The central part of the set was rich, engaging and enjoyable, and a showcase for many of the best songs on the new album. Fine Line was driven by rollicking drums and featured an achingly-beautiful 6-note riff (played live on guitar rather than piano). Not Good Enough was the first outing for the double bass which until then had laid tantalising to the side of the stage (a double bass is always a mark of a band that means business). There was also steady acoustic guitar, a laid-back snare beat, and vocals which remained gentle but felt clear and penetrating all the same. The section of call and response between guitar and voice worked great, too.

Charlotte Carpenter. Photo (c) Kevin Gaughan

Playing solo, Charlotte performed the mellow Secret Second and then Bigger Than You, the last track from the album, before her band returned for a reflective rendition of Draw The Line: a moving song about ghosting someone, drawing the line under a relationship, and the mixed feelings that come with that. This is a great example of how this songwriter is able to express life stages and events so effectively through music. She uses melody and chords, as well as words, to do that – it’s an impressively holistic writing approach.

After that, we took another trip back in time for Babywoman (a song which featured in season 6 of the Netflix reality show Selling Sunset), another rocking-and-rolling number, no-nonsense and a bit of a crowd-pleaser: a mark of this artist’s versatility.

You’re My Reason Why was one of my personal reasons why I was so excited to see Charlotte perform live: it’s easily one of my favourite songs of this year, based around one of those gorgeous progressions which feels like it must have existed since before time began. It never ceases to amaze me just how talented my fellow human beings are; imperfect, struggling people are able to find and develop such piercing beauty as songs like this. You’re My Reason Why is a sublimely emotive, cathartic song, about “facing the end of the world with the person you love”; and the band performed it with beautiful judgement and pace.

Charlotte Carpenter. Photo (c) Kevin Gaughan

Next on the setlist was Dolores, another masterpiece of songwriting. Charlotte shared some insights as to how this song came about, and who exactly Dolores is: not an alter ego or someone from her past, but a character from Westworld, it turns out. It sounded great on stage. The main riff was brooding and almost ominous, and yet the song became one of triumph and strength, and Charlotte’s voice reached an ethereal zone as the song closed.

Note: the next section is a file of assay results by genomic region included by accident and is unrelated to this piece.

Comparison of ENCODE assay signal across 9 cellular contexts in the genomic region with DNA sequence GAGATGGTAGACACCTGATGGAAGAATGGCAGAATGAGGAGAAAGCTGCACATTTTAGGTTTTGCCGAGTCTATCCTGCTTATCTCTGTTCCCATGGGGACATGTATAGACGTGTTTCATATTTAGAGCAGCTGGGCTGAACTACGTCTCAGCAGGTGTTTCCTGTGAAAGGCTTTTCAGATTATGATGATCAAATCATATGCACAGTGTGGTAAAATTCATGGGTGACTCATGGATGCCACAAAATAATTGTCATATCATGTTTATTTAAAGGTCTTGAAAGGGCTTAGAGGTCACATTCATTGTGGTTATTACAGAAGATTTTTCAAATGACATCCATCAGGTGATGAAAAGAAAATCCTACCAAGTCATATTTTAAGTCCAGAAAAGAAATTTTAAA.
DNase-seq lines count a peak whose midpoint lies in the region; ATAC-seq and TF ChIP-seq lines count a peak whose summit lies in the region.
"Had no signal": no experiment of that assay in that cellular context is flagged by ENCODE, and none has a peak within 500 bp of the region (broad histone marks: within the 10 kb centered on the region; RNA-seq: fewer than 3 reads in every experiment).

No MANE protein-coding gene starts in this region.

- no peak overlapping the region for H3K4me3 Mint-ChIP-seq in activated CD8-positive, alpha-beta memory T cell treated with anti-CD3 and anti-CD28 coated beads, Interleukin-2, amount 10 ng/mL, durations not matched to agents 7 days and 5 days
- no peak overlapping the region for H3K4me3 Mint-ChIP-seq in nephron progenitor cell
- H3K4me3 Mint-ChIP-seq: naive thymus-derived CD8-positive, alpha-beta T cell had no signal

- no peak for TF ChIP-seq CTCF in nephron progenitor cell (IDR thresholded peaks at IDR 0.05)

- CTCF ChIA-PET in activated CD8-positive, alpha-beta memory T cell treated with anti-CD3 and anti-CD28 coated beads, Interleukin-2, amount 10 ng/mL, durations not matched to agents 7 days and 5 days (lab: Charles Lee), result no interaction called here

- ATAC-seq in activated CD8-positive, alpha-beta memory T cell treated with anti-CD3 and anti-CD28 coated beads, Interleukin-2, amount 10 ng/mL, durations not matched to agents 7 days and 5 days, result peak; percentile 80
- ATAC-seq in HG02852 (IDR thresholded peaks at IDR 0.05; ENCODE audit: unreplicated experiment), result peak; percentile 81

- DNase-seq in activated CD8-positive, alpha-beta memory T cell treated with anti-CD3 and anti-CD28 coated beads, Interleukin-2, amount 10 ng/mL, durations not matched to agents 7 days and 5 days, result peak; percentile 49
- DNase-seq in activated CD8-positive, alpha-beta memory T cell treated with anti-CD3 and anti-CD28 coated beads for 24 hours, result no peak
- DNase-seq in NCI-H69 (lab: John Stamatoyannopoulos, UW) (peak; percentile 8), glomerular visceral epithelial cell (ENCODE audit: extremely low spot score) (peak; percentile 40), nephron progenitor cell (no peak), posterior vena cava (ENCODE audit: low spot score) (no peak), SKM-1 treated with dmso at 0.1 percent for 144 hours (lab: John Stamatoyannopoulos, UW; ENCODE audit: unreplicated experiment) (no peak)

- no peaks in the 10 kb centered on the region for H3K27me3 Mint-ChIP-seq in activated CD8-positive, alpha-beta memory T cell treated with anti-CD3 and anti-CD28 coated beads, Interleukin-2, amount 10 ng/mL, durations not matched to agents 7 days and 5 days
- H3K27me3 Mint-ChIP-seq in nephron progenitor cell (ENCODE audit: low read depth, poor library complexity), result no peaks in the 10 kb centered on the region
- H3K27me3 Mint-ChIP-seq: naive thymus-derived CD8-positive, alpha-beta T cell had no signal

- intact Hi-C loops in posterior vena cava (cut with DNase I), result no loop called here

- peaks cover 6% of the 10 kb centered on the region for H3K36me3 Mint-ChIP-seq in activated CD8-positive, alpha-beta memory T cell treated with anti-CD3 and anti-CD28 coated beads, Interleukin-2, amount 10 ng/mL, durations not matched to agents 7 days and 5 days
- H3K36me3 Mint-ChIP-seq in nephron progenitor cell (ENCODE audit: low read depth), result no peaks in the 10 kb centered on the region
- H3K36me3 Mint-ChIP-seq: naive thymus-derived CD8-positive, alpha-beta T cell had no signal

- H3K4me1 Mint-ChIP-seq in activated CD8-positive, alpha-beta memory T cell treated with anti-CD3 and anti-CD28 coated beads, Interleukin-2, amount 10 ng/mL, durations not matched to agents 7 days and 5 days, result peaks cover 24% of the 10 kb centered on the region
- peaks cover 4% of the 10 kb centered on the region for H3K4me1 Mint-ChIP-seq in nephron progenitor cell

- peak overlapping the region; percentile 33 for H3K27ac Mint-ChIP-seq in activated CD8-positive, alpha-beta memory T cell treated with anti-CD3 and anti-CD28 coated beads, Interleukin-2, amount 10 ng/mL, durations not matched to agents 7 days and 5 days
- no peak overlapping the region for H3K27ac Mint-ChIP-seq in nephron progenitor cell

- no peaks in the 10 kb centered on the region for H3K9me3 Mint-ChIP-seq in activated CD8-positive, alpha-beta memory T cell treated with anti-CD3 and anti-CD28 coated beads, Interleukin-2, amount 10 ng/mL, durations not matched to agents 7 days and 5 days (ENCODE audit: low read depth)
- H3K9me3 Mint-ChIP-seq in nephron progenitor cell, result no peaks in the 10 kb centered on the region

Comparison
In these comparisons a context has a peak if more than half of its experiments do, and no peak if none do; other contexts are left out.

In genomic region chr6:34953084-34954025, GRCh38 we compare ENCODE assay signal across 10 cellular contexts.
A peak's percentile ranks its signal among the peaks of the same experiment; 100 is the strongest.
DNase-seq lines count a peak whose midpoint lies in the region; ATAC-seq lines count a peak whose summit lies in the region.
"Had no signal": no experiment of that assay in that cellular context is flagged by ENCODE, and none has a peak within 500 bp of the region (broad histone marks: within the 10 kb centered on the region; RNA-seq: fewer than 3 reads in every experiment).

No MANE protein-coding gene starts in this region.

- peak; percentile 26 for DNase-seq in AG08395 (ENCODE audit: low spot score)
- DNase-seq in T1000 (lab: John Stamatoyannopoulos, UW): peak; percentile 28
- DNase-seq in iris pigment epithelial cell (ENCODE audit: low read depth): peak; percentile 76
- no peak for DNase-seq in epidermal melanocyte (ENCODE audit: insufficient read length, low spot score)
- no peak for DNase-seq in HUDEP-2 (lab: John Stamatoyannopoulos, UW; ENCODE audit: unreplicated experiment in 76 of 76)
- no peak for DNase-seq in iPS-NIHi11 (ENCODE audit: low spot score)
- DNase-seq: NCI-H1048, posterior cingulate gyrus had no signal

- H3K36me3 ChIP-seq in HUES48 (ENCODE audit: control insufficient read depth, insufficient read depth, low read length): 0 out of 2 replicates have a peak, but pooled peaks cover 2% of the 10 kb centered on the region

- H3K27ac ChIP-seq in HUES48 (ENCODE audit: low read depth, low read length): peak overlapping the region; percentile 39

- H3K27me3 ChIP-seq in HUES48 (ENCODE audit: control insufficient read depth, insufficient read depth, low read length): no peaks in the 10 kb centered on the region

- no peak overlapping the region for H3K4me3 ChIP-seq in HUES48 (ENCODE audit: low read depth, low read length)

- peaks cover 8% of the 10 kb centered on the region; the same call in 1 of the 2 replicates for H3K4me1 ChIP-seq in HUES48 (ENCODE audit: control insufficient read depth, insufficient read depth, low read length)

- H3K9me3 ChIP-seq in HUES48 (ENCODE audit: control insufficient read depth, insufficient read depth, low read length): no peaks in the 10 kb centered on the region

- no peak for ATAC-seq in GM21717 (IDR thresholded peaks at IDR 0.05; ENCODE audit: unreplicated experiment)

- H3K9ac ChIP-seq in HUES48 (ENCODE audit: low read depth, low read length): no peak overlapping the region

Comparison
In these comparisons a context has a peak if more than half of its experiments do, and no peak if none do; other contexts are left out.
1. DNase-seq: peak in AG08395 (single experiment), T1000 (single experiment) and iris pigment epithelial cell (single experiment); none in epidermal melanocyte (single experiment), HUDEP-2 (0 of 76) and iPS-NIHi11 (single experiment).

And then suddenly, at song number 12, we’d reached the end. Charlotte ended on a high note with the energetic-blues sounds of Like A Hurricane, a very effective expression of overwhelming feelings of anxiety. That intense pushing and pulling, that feels like it will take over and never stop, despite brief false moments of reassurance and calm.

We’d been told there would be no encore after this: I appreciated that honesty, and the avoidance of the pantomime of the ‘surprise’ return to the stage. Anyway, by this point we the audience had already been very generously rewarded in the transaction and skilfully served with a rich, intense, well-balanced set packed with messages and emotions. All in all, this was a treat of a show from an artist who seems to have found her calling: producing blissfully beautiful music while at the same time baring her heart and delivering a powerful, inspirational message.

Charlotte Carpenter has upcoming dates in Leeds, Winchester, London and Cheltenham before Christmas, and then visits Glasgow and Edinburgh in March 2024.

You can buy A Modern Rage digitally or as a double gatefold vinyl LP. Visit her website here or her Bandcamp page for more information.

Full setlist

The Call
Spinning Plates
Fine Line
Not Good Enough
Secret Second
Bigger Than You
Draw The Line
You’re My Reason Why
Like A Hurricane